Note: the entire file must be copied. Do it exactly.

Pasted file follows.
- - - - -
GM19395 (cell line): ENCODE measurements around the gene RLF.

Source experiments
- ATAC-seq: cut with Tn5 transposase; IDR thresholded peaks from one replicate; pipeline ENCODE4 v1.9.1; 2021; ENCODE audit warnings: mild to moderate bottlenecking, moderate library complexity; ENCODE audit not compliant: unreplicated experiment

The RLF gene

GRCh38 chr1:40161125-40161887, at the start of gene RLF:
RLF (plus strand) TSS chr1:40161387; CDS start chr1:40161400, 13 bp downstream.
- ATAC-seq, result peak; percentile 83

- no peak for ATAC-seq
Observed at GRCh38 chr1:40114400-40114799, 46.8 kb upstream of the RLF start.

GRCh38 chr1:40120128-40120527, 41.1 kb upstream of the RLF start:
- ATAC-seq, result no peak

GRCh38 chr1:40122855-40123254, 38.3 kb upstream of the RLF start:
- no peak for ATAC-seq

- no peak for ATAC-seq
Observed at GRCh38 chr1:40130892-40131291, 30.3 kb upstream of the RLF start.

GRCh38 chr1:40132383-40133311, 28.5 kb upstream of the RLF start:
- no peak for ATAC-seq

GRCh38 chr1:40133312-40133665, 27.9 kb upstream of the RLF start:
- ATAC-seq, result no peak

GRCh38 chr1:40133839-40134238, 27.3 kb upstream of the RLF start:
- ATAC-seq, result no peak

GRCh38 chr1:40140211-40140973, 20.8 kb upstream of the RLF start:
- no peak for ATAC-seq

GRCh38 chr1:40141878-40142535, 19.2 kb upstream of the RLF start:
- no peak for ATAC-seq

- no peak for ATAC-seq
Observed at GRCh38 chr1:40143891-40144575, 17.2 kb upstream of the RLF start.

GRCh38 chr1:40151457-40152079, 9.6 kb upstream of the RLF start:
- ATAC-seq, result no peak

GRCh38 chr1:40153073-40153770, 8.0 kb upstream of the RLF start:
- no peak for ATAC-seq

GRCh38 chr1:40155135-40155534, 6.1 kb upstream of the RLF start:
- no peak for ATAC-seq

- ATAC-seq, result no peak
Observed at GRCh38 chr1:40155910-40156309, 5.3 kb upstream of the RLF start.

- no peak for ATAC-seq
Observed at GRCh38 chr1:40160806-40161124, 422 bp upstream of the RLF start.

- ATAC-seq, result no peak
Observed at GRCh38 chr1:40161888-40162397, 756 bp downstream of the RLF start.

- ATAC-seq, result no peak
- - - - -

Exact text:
GM19395 (cell line): ENCODE measurements around the gene RLF.

Source experiments
- ATAC-seq: cut with Tn5 transposase; IDR thresholded peaks from one replicate; pipeline ENCODE4 v1.9.1; 2021; ENCODE audit warnings: mild to moderate bottlenecking, moderate library complexity; ENCODE audit not compliant: unreplicated experiment

The RLF gene

GRCh38 chr1:40161125-40161887, at the start of gene RLF:
RLF (plus strand) TSS chr1:40161387; CDS start chr1:40161400, 13 bp downstream.
- ATAC-seq, result peak; percentile 83

- no peak for ATAC-seq
Observed at GRCh38 chr1:40114400-40114799, 46.8 kb upstream of the RLF start.

GRCh38 chr1:40120128-40120527, 41.1 kb upstream of the RLF start:
- ATAC-seq, result no peak

GRCh38 chr1:40122855-40123254, 38.3 kb upstream of the RLF start:
- no peak for ATAC-seq

- no peak for ATAC-seq
Observed at GRCh38 chr1:40130892-40131291, 30.3 kb upstream of the RLF start.

GRCh38 chr1:40132383-40133311, 28.5 kb upstream of the RLF start:
- no peak for ATAC-seq

GRCh38 chr1:40133312-40133665, 27.9 kb upstream of the RLF start:
- ATAC-seq, result no peak

GRCh38 chr1:40133839-40134238, 27.3 kb upstream of the RLF start:
- ATAC-seq, result no peak

GRCh38 chr1:40140211-40140973, 20.8 kb upstream of the RLF start:
- no peak for ATAC-seq

GRCh38 chr1:40141878-40142535, 19.2 kb upstream of the RLF start:
- no peak for ATAC-seq

- no peak for ATAC-seq
Observed at GRCh38 chr1:40143891-40144575, 17.2 kb upstream of the RLF start.

GRCh38 chr1:40151457-40152079, 9.6 kb upstream of the RLF start:
- ATAC-seq, result no peak

GRCh38 chr1:40153073-40153770, 8.0 kb upstream of the RLF start:
- no peak for ATAC-seq

GRCh38 chr1:40155135-40155534, 6.1 kb upstream of the RLF start:
- no peak for ATAC-seq

- ATAC-seq, result no peak
Observed at GRCh38 chr1:40155910-40156309, 5.3 kb upstream of the RLF start.

- no peak for ATAC-seq
Observed at GRCh38 chr1:40160806-40161124, 422 bp upstream of the RLF start.

- ATAC-seq, result no peak
Observed at GRCh38 chr1:40161888-40162397, 756 bp downstream of the RLF start.

- ATAC-seq, result no peak